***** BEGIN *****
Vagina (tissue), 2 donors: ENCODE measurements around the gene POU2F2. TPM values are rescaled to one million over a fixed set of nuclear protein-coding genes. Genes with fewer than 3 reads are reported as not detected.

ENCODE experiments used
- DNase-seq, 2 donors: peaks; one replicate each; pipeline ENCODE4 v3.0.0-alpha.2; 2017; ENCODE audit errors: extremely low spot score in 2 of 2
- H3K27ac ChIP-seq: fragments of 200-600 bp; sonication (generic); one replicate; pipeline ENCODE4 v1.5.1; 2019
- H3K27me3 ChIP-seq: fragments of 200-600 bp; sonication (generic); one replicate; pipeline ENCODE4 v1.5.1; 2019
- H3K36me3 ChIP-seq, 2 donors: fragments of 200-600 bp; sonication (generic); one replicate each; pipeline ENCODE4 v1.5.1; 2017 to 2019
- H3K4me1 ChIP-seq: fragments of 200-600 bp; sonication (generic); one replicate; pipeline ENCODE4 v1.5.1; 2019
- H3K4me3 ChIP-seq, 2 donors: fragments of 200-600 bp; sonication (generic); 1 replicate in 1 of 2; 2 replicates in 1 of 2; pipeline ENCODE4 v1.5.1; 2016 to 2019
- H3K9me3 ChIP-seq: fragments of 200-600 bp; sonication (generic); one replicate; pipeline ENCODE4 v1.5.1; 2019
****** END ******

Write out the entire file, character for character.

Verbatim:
Vagina (tissue), 2 donors: ENCODE measurements around the gene POU2F2. TPM values are rescaled to one million over a fixed set of nuclear protein-coding genes. Genes with fewer than 3 reads are reported as not detected.

ENCODE experiments used
- DNase-seq, 2 donors: peaks; one replicate each; pipeline ENCODE4 v3.0.0-alpha.2; 2017; ENCODE audit errors: extremely low spot score in 2 of 2
- H3K27ac ChIP-seq: fragments of 200-600 bp; sonication (generic); one replicate; pipeline ENCODE4 v1.5.1; 2019
- H3K27me3 ChIP-seq: fragments of 200-600 bp; sonication (generic); one replicate; pipeline ENCODE4 v1.5.1; 2019
- H3K36me3 ChIP-seq, 2 donors: fragments of 200-600 bp; sonication (generic); one replicate each; pipeline ENCODE4 v1.5.1; 2017 to 2019
- H3K4me1 ChIP-seq: fragments of 200-600 bp; sonication (generic); one replicate; pipeline ENCODE4 v1.5.1; 2019
- H3K4me3 ChIP-seq, 2 donors: fragments of 200-600 bp; sonication (generic); 1 replicate in 1 of 2; 2 replicates in 1 of 2; pipeline ENCODE4 v1.5.1; 2016 to 2019
- H3K9me3 ChIP-seq: fragments of 200-600 bp; sonication (generic); one replicate; pipeline ENCODE4 v1.5.1; 2019